The Kriegsmarine was a different story.  Maniacally jealous of security, Admiral Karl Dönitz introduced a third-generation enigma machine (M4) into the submarine service around May 1941, a system so secret that neither Wehrmacht nor Luftwaffe, were aware of its existence.  The system requires identical cipher machines at both ends of the transmission and took a while to put into place, with German subs being spread around the world.

By early 1942, all M4 machines were in place.  On February 2, German submarine communications went dark.  For code breakers at Bletchley Park, the blackout was sudden and complete.  Like the flipping of a switch.  For a period of nine months, Allies had not the foggiest notion of what the German submarine service was up to.  The result was disastrous.

BletchleyThe beginning of the end of darkness came to an end on October 30, when a ship’s cook climbed up that conning ladder.  Code sheets allowed British cryptanalysts to attack the “Triton” key used by the U-boat service.  It would not be long, before the U-boats themselves, were under attack.

Tommy Brown never knew what was in those documents.  The entire enterprise would remain Top Secret, until years after his death.  Winston Churchill would later write, that the actions of the crew of Petard, were crucial to the outcome of the war.  There is no telling, how many lives could have been lost.  But for the actions, of a sixteen-year-old cook’s assistant.

thomas-brown-sharon-carley-462946894

If you enjoyed this “Today in History”, please feel free to re-blog, “like” & share on social media, so that others may find and enjoy it as well. Please click the “follow” button on the right, to receive email updates on new articles.  Thank you for your interest, in the history we all share.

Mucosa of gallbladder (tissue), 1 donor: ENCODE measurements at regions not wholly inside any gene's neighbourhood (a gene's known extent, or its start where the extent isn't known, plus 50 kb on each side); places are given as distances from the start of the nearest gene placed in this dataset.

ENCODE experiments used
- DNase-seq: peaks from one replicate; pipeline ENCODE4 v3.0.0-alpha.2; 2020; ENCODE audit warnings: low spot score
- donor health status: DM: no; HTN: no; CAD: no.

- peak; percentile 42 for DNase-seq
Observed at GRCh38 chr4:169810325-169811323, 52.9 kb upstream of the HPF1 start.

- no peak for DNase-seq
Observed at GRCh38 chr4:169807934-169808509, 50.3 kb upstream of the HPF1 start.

Advertisements

April 9, 1940 “Evacuation Day”

Norway was out of the war, but not necessarily out of the fight.   A Nazi officer passed an old woman on the street, who complained at his rudeness and knocked his hat off, with her cane. The officer apologized and scurried off.  The gray-haired old matron snickered, to herself:  “Well, we’ll each have to fight this war as best we can.  That’s the fourth hat I’ve knocked into the mud this morning.”

The Encyclopedia Britannica describes Croton oil as a “poisonous viscous liquid obtained from the seeds of a small Asiatic tree…”  Highly toxic and a violent irritant, the substance was once used as a drastic purgative and counter-irritant in human and veterinary medicine, but is now considered too dangerous for medicinal use. Applied externally, Croton oil is capable of peeling your skin off.  Taken internally, the stuff may be regarded as the atomic bomb, of laxatives.

The Nazi conquest of Europe began with the annexation of the Sudetenland in 1938, the border districts of Bohemia, Moravia, and German speaking parts of Czechoslovakia. Within two years, every major power on the European mainland was either neutral, or subject to Nazi occupation.  France fell to the Nazi war machine in six weeks, in 1940.  The armed forces of the island nation of Great Britain were left shattered and defenseless, stranded on the beaches of Dunkirk.

On the Scandinavian Peninsula, longstanding policies of disarmament in the wake of WW1, left the Nordic states of Denmark and Norway severely under-strength, able to offer little resistance to the Nazi invaders.

On this day in 1940, German warships entered Norwegian harbors from Narvik to Oslo, as German troops occupied Copenhagen and other Danish cities.  King Christian X of Denmark surrendered almost immediately.  To the northwest, Norwegian commanders loyal to former foreign minister Vidkun Quisling ordered coastal defenders to stand down, permitting the German landing to take place, unopposed.  Norwegian forces refused surrender demands from the German Minister in Oslo, but the outcome was never in doubt.

Nazi Germany responded with an airborne invasion by parachute.  Within weeks, Adolf Hitler could add a second and third scalp to his belt, following the invasion of Poland, six months earlier.  The Kingdoms of Denmark and Norway, were out of the war.